The problem at the University of Massachusetts is that our political spectrum has broken into two parties and a ragtag team of far-left radical groups. We actually have a whole lot of political action groups pushing hard on important single issues, but students who haven’t taken a particular interest in a particular issue don’t really have an umbrella under which to push progressive politics in general. Sure, the UMass Democrats conduct electioneering when it’s election season, but it’s all along party lines. The Amherst area votes almost uniformly Democratic, anyway, so shouldn’t we build on that to push the Democrats and the country further towards progressivism?
What if there was an organization for people who hold strongly progressive beliefs and want to get involved, but don’t want to constrain themselves to the program set by a party structure? In effect, isn’t it about time we had a left-wing Tea Party? I propose to you: S.U.P.R., Students United for Progress.
We need to answer not merely the challenge of this recession and this radically reactionary epoch but of the gradual reactionary turn America has taken over the past three decades. We need to admit that the American social covenant has broken down into what Thomas Hobbes called, “the war of all against all.”
Many of our nation’s large companies now make their money by suing and counter-suing citizens and each other rather than producing any real products or services. Our vital public services and institutions are starved for funding. Budget cuts over the last several decades have driven our public universities in particular to operate like for-profit businesses, shed entire departments and rely on ever-increasing student fees to stay afloat. Politics has become a vicious gladiatorial contest between the radically reactionary Republicans and the moderately conservative Democrats. At the same time, political parties have gained more influence over the elections, debates and media, narrowing the spectrum of opinion heard in public discourse. In short, right-wing political influences have largely succeeded in their campaign to privatize everything, leaving them to watch from privileged private balconies while the rest of the nation fights for the scraps.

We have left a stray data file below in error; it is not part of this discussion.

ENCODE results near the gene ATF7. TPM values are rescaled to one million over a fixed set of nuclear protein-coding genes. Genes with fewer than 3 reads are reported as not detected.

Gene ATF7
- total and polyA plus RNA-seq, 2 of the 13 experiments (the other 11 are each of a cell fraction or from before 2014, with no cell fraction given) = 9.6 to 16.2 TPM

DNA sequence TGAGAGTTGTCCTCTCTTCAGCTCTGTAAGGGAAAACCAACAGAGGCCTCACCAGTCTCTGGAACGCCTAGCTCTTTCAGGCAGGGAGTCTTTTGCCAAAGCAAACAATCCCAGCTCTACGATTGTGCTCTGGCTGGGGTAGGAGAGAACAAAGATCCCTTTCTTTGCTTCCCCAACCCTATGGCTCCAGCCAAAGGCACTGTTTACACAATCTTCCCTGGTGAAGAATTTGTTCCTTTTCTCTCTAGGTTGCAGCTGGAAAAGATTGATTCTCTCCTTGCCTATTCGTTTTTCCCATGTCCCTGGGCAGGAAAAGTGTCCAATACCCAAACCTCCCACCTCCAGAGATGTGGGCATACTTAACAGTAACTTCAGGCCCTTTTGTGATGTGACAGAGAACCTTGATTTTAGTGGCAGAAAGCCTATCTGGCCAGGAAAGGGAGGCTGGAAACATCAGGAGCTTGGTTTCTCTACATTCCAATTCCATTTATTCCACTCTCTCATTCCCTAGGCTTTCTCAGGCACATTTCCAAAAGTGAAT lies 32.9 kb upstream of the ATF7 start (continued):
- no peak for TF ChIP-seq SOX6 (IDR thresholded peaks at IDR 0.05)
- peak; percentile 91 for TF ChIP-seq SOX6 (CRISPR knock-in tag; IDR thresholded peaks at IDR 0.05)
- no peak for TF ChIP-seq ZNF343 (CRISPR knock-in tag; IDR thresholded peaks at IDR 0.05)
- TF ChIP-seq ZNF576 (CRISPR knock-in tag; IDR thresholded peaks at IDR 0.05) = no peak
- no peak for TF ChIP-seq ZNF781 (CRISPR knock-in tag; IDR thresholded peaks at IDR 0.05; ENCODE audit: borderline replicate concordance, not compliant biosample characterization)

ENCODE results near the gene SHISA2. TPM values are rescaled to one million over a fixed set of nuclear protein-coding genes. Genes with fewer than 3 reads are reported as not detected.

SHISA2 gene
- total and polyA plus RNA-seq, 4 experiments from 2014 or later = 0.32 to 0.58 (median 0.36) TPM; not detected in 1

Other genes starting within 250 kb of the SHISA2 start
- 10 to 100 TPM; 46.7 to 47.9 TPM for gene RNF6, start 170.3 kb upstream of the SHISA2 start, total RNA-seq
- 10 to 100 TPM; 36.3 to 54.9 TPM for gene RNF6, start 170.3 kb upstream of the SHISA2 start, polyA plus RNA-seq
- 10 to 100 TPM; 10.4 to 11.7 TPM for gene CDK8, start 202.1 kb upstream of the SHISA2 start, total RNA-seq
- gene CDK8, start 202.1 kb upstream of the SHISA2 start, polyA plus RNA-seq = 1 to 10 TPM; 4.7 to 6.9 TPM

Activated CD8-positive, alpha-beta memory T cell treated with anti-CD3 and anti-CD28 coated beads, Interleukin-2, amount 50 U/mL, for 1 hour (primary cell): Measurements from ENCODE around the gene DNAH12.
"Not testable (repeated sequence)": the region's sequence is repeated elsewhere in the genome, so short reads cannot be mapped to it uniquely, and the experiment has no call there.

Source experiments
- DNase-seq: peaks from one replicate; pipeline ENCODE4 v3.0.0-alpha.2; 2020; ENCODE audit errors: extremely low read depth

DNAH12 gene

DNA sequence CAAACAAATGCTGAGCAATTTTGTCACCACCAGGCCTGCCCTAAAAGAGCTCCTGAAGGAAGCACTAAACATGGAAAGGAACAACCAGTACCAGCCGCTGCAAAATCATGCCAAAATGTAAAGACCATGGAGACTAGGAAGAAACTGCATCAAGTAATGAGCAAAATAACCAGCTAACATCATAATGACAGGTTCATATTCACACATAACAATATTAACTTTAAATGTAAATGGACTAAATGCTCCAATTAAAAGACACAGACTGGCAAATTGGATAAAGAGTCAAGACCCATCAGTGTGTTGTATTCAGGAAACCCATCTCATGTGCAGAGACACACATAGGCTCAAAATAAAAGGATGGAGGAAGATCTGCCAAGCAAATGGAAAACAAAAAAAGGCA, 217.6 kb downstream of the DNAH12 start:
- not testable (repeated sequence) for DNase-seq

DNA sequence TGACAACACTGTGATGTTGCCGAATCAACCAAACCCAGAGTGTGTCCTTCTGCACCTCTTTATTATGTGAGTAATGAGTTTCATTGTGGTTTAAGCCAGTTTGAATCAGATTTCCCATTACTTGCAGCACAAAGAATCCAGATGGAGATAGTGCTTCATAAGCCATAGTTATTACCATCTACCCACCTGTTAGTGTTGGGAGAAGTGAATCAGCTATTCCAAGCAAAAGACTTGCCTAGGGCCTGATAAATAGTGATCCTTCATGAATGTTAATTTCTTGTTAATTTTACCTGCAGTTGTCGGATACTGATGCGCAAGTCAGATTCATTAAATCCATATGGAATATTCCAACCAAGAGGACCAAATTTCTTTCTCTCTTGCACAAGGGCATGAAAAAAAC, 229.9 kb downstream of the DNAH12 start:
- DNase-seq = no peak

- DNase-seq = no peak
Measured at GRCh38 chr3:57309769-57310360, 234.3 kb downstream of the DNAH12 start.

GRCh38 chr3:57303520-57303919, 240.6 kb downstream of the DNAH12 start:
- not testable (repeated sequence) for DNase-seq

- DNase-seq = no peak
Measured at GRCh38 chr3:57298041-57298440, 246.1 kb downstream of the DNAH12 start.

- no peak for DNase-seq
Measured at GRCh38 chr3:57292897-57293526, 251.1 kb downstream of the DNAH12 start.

We call ourselves progressive in the sense of Theodore Roosevelt and his Progressive Party, who said that “to destroy this invisible Government, to dissolve the unholy alliance between corrupt business and corrupt politics is the first task of the statesmanship of the day.”
We – S.U.P.R. – must address not only the obvious tasks but the subtleties of fundamental issues. We must reverse the ruling of Citizens United, which deemed any limit or reporting requirement on campaign donations from corporations unconstitutional. We need a true universal health care system. We have to cut defense spending by dismantling the costly American empire and bringing home the troops from free countries like Germany and Japan, if not ending our current wars. We owe it to our youth to bring funding for public universities to a level that can finally curb the exponential growth of tuition and fees, while the ecosystems of our nation and our world demand our efforts at conservation and revivification.